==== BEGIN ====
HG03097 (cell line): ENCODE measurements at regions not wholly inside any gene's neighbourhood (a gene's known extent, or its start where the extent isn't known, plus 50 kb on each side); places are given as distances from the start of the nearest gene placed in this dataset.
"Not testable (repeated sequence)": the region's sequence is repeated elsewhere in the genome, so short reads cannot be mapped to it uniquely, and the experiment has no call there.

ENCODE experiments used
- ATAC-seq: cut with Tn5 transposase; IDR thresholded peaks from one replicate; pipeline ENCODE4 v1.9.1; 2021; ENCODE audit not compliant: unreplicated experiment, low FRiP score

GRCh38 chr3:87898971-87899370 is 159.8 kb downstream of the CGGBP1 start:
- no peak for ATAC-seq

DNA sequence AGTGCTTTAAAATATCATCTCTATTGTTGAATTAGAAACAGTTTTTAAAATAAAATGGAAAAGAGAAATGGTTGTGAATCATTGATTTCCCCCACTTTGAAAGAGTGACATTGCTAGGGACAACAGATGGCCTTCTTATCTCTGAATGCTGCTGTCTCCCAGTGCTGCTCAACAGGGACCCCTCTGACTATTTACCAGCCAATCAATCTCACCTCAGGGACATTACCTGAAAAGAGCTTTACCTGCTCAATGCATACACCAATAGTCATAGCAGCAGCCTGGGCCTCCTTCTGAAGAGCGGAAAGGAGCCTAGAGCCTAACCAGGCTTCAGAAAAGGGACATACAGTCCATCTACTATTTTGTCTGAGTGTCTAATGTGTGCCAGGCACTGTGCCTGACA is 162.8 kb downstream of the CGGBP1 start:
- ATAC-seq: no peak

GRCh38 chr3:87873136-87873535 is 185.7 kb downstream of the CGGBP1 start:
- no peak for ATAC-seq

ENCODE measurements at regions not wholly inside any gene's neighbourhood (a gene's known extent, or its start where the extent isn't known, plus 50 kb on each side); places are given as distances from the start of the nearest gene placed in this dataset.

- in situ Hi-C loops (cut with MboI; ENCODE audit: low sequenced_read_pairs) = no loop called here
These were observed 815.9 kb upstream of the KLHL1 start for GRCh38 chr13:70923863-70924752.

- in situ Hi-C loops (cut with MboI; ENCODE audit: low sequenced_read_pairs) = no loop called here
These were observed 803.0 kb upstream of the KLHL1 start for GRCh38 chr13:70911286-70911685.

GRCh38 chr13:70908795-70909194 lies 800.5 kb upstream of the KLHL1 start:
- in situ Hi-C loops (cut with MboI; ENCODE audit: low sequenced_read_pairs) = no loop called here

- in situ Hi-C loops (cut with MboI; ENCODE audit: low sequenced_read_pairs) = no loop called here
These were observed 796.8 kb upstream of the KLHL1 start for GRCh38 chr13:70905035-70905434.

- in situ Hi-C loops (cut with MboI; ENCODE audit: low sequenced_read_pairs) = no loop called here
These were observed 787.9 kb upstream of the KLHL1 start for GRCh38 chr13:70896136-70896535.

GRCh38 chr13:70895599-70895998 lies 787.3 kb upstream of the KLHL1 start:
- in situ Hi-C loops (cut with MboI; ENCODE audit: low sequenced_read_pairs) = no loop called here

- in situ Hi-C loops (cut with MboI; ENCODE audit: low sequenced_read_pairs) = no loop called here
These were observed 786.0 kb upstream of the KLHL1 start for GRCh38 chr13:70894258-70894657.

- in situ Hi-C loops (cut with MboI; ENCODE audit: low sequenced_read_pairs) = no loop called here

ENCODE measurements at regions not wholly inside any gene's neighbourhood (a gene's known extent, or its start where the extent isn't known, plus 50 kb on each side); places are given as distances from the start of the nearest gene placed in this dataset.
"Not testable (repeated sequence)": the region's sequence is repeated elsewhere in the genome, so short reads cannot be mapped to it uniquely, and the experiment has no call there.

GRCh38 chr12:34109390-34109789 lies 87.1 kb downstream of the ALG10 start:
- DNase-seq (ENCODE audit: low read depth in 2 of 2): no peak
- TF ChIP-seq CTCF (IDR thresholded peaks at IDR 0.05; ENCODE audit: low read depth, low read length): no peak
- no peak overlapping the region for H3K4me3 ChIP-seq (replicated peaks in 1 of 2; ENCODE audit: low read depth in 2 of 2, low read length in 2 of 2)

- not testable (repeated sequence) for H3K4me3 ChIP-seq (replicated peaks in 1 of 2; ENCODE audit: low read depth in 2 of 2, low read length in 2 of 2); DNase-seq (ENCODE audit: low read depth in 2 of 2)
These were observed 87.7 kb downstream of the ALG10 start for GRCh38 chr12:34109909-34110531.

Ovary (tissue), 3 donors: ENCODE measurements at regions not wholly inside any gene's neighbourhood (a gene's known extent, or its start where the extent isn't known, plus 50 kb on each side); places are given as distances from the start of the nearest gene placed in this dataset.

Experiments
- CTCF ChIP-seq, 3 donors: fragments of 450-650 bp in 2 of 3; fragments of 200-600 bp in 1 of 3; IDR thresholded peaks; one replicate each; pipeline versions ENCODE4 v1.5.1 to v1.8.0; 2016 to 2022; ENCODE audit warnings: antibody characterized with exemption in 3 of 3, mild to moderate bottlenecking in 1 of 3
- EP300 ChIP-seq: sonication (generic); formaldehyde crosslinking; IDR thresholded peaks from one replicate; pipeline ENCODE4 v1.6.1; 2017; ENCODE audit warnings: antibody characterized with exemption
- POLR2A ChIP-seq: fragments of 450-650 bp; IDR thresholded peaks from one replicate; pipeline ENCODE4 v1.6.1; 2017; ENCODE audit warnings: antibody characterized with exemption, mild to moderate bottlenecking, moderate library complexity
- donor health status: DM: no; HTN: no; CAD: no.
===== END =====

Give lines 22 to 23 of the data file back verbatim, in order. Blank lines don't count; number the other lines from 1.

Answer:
GRCh38 chr13:70895599-70895998 lies 787.3 kb upstream of the KLHL1 start:
- in situ Hi-C loops (cut with MboI; ENCODE audit: low sequenced_read_pairs) = no loop called here